"I did think about it freshman year of high school,"
Cyrille said. "One of the reasons was looking at my uncles
and really admiring their lives and their families."
Because of the Iraq war, however, Cyrille feels his experience
in the military would not be the same if he were to enlist in
today's war-time environment.
"It's very unlikely that I [would] end up with the type
of support that my uncles got. It's just not the same time. It's
For ethnic minorities, women and even gay young Americans, Cyrille
continued, the experience of the military may not be all it's
cracked up to be.
"The reality [of military life] depends on the identities
of the people that join," he said. "If you're a person
of color, you might experience racism. If you're poor, the reality
is you might not get the money you wanted. If you're a woman,
you might experience being sexually assaulted or raped."
Despite the risks, military life can be an appealing alternative
to the prospect of sky-high college loans and the uncertainty
of not knowing whether college is the right choice.
The Montgomery GI Bill pays a little over $36,000 in college
fees for recruits who score a certain percentage on their military
entrance exam, the Armed Services Vocational Aptitude Battery.
The recruits also have to agree to enlist for a particular number
of years and contribute $100 a month of their military salary
to the program, according to the Army.
Recruits also have more than 200 careers to choose from, with
training built into their service, living expenses partly covered,
as well as the possibility of seeing parts of the world young
people thought they may never see.
Staff Sgt. Eduardo Garcia, a recruiter for the Army's Arlington,
Va. office speaks with dozens of youth over the course of a week.
A majority of the recruits he enlists are people between the ages
of 18 and 24. The reasons, he says, differ for why they express
interest in joining.
"It's all about their goals," Garcia said. "It
could be adventure, money, a vacation, to serve their country.
... Adventure is the highest one. People pay hundreds of dollars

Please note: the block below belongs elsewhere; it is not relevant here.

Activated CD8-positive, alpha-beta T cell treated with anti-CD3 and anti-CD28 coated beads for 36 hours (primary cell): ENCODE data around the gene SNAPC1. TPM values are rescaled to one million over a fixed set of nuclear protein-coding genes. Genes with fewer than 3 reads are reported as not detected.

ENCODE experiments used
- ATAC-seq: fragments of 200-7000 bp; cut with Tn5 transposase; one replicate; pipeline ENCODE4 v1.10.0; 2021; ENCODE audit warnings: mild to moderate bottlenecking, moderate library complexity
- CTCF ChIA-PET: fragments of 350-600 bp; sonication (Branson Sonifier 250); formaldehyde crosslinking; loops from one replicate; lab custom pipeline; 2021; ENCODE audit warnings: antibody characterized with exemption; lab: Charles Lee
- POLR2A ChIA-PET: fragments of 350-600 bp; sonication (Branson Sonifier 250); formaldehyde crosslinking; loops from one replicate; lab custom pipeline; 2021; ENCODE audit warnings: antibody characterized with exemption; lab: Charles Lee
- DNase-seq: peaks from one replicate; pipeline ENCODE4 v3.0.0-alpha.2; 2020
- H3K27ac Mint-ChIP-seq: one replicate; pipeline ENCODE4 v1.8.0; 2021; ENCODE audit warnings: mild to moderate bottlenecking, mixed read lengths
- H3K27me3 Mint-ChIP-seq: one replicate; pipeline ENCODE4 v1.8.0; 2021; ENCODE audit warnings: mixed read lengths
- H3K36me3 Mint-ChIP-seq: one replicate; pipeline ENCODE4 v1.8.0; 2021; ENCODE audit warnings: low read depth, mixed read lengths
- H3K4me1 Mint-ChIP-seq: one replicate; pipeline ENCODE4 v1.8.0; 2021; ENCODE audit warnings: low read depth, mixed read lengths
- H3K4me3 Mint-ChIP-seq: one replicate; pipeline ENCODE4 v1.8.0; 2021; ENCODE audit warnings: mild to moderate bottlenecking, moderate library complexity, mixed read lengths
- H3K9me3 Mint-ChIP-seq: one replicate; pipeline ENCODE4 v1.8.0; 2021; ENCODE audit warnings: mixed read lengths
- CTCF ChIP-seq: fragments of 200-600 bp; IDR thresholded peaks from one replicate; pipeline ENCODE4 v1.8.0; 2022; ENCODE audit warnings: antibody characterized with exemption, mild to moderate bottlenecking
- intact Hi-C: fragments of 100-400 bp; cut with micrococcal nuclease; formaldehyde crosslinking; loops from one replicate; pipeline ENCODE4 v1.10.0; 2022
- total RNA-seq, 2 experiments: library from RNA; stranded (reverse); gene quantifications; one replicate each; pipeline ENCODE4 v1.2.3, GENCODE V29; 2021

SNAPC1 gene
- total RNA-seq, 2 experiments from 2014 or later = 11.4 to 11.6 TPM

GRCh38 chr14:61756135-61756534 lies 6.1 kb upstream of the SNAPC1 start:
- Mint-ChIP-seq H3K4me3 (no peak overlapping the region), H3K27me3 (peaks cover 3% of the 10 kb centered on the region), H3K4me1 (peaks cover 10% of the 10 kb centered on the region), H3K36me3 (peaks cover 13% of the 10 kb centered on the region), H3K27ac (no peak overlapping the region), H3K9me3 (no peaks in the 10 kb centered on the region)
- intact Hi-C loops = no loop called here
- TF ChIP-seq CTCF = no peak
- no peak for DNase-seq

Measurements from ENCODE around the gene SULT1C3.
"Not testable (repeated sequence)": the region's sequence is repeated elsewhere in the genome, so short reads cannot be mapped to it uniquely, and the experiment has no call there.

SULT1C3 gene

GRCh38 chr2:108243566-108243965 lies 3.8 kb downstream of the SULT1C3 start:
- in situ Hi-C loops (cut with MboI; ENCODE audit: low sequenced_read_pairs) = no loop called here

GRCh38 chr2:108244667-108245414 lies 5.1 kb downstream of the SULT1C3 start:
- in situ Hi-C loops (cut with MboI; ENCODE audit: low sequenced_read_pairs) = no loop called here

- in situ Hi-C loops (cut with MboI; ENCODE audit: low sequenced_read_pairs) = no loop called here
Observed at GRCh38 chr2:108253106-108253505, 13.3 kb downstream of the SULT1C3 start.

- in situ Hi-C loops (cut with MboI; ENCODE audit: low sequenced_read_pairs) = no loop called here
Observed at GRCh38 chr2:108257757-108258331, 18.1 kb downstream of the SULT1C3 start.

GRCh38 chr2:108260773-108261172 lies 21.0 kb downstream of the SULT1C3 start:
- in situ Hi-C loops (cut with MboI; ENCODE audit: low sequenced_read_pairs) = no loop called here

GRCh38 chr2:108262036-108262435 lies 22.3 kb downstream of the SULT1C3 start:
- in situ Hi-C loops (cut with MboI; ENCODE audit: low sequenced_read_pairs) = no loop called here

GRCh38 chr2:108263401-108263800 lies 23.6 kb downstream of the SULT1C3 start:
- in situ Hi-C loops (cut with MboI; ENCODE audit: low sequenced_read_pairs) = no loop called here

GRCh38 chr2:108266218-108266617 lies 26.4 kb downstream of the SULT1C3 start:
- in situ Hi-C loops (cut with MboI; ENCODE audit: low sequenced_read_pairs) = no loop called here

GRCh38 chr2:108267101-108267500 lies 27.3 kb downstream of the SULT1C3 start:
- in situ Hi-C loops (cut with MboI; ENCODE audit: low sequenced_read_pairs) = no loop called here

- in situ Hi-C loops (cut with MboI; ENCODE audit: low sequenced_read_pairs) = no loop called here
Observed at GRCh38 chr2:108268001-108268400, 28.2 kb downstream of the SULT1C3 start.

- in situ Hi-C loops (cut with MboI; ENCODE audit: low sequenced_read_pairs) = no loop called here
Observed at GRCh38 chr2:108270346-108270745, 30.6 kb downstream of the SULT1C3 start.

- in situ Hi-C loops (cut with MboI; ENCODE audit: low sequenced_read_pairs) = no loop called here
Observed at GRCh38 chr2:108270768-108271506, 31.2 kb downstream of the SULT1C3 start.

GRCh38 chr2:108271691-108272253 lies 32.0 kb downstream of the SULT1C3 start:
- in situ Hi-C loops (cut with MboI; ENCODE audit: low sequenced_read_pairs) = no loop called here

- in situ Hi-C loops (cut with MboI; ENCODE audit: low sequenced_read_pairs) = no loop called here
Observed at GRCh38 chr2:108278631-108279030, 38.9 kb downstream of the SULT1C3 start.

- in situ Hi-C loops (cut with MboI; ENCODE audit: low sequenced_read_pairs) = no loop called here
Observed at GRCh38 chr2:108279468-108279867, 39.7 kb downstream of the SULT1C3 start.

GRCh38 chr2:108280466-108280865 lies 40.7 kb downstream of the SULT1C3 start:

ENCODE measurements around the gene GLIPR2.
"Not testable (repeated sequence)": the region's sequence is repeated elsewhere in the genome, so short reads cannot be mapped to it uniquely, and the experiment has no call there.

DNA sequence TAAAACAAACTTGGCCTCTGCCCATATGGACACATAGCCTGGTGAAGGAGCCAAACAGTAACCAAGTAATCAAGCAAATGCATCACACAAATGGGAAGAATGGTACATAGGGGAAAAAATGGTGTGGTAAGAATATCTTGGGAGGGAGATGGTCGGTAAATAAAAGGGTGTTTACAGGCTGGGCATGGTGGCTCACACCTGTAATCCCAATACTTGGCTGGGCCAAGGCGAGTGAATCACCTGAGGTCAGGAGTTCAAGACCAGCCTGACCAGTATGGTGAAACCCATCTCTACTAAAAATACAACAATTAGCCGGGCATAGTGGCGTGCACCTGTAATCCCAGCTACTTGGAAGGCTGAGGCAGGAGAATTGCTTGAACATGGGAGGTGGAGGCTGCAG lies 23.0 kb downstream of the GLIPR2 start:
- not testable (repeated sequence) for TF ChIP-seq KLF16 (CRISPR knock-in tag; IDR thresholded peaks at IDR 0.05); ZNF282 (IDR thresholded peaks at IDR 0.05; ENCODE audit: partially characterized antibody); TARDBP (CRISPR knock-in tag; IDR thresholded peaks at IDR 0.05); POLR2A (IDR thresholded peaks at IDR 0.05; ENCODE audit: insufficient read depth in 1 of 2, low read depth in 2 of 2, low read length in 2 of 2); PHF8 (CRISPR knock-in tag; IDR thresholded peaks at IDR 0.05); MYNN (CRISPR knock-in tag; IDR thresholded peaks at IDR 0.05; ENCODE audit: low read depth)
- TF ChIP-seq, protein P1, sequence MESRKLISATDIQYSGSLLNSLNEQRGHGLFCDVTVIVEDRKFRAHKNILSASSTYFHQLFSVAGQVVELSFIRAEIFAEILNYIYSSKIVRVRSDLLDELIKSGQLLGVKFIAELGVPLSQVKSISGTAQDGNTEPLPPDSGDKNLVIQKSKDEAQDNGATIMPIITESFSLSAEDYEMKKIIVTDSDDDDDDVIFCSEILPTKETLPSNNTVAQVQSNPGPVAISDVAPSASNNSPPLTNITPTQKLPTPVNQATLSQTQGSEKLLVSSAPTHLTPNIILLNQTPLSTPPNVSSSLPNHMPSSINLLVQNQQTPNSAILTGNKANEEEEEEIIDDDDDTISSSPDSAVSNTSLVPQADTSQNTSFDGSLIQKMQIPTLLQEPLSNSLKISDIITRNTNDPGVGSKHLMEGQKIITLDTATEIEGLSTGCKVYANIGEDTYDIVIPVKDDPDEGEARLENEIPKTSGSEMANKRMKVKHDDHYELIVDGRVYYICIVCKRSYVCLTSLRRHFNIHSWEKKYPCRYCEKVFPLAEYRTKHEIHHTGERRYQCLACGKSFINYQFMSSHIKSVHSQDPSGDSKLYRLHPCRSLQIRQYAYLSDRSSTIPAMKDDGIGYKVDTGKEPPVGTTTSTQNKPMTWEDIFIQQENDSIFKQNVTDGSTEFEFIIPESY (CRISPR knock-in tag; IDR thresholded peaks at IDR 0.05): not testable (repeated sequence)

to go sky diving. Being a soldier -- at least in the Airborne
-- you can do it for free twice a month."
According to Garcia, older recruits -- those in their late 20s
and 30s -- have different reasons for joining. For them, he said,
the prospect of providing for their families is one of the most
appealing parts of the service.
But for those young people who joined the military for patriotic
reasons, for financial reasons or even to fulfill a dream, the
realities of combat -- a very real possibility for anyone enlisting
in the military today, Garcia admits -- may overshadow the perceived
benefits of military life.
Twenty-one-year-old Scott Gossett, who lives in Columbus, Ga.,
joined the Army straight out of high school. He felt an "ingrained
sense of duty" to enlist.
Gossett spent 12 months in Iraq before returning home in January
2005 to his wife, also 21, and their 2-year-old daughter.
According to Gossett, even before leaving for Iraq, he felt he'd
made a mistake, that he didn't want to be part of an organization
that "inflicts pain on people."
"I had this very Hollywood idea of the Army and it's really
nothing like that. ... I expected it to be constantly doing all
the really exciting field training and going to rifle ranges.
I expected that all the time. I thought it would be right out
of [the movie] 'Full Metal Jacket,'" said Gossett.
His advice for any of his peers considering the military as a
career choice: "Don't watch any war movies because it's nothing
-- By Kristina Nwazota, Generation Next